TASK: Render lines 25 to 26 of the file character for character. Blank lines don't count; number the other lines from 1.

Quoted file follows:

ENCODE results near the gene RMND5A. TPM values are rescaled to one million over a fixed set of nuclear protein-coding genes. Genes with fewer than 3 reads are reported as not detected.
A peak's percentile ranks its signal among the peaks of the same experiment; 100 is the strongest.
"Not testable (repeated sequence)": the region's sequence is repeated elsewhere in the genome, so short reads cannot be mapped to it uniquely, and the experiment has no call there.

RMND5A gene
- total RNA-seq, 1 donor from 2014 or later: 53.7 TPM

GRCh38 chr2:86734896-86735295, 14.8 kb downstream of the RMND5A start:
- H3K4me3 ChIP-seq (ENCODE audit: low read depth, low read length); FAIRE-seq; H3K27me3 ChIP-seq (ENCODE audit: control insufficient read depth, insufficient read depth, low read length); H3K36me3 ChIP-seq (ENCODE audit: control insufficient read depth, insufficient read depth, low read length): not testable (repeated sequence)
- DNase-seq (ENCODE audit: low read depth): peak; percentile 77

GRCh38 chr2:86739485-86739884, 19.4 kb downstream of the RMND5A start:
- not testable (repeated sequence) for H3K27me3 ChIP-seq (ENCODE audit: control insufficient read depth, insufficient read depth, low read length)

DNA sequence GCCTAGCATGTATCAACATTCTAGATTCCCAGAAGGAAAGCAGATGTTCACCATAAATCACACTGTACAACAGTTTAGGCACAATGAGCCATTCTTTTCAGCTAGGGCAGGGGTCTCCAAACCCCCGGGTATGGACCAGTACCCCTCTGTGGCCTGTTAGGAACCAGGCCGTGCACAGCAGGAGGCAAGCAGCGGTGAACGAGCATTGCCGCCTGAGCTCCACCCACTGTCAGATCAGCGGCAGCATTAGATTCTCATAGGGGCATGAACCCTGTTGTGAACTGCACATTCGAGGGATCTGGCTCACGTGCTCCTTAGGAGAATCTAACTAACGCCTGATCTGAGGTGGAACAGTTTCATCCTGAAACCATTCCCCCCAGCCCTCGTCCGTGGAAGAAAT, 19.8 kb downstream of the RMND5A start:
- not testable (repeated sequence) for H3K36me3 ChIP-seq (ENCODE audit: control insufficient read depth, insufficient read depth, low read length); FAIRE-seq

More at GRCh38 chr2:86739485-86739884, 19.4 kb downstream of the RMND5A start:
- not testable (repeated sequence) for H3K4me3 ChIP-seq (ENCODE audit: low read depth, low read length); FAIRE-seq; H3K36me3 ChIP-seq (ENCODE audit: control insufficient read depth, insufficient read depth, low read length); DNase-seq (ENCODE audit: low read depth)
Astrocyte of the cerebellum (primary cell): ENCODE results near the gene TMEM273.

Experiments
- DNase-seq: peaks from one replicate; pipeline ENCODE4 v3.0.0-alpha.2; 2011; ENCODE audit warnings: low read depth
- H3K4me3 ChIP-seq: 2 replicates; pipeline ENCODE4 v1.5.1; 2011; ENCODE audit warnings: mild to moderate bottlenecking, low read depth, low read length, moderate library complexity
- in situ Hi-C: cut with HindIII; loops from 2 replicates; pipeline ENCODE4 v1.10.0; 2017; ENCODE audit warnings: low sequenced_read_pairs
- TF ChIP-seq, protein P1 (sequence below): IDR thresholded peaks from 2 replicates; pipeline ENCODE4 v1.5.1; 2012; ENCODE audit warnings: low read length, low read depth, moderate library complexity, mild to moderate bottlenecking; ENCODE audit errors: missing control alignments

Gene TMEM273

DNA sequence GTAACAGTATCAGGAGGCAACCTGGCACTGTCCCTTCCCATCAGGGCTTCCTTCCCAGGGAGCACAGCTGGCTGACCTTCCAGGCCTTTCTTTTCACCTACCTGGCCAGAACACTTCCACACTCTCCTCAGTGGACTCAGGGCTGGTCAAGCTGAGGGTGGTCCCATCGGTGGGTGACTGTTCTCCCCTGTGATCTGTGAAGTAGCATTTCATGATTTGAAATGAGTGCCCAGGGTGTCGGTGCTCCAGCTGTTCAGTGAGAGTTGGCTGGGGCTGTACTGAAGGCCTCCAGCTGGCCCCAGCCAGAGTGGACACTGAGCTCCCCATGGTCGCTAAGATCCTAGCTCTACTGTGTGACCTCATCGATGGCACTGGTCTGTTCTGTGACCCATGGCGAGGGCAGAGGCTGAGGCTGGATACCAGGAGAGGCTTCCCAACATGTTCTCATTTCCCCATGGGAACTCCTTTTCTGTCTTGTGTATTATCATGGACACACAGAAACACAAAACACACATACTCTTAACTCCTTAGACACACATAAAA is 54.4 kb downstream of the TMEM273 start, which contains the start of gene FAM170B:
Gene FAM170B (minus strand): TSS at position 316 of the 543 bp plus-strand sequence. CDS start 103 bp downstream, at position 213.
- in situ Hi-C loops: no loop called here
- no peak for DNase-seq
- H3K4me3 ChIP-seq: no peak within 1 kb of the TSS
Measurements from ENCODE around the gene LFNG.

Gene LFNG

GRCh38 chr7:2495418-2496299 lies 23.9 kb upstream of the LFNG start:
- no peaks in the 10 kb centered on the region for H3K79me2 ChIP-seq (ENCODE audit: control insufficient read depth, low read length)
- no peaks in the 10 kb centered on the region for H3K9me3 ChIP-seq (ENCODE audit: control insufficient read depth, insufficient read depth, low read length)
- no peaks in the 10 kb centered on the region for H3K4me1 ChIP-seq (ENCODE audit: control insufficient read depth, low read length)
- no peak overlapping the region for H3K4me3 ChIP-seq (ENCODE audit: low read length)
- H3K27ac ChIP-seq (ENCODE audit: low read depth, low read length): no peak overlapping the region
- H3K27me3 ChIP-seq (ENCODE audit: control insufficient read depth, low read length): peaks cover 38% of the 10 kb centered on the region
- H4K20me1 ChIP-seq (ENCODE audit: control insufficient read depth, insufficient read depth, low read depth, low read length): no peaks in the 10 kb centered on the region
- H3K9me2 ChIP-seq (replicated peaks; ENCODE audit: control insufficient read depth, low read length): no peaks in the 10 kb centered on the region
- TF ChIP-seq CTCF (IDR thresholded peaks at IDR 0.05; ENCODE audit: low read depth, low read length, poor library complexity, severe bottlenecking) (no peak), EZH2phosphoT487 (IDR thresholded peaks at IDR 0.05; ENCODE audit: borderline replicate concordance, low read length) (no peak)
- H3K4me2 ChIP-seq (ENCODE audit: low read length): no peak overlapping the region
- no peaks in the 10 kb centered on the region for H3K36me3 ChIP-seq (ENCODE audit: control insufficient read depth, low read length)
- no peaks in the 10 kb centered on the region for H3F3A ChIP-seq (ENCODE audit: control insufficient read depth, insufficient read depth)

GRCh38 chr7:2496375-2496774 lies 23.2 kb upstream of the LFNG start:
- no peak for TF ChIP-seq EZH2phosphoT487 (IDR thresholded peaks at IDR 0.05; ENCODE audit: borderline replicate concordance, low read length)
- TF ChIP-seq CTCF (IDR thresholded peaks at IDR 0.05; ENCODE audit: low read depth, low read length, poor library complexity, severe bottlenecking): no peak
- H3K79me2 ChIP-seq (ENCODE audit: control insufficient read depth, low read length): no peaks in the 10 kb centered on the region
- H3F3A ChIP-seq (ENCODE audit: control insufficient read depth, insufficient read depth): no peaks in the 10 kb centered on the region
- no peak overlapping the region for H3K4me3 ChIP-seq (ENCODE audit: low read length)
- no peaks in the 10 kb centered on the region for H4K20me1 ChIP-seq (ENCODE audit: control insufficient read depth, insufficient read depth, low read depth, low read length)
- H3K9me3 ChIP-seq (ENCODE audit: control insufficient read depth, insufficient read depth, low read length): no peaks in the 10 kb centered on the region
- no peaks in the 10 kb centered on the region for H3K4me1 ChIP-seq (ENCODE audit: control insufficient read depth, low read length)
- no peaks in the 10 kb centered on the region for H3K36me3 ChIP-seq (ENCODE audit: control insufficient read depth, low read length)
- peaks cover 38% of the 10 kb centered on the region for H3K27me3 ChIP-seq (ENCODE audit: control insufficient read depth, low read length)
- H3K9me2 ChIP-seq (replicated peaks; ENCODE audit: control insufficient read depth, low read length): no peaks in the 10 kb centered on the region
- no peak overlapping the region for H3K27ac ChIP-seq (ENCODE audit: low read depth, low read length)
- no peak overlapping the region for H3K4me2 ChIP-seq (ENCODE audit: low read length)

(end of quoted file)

- no peak for DNase-seq
- H3K4me3 ChIP-seq: no peak within 1 kb of the TSS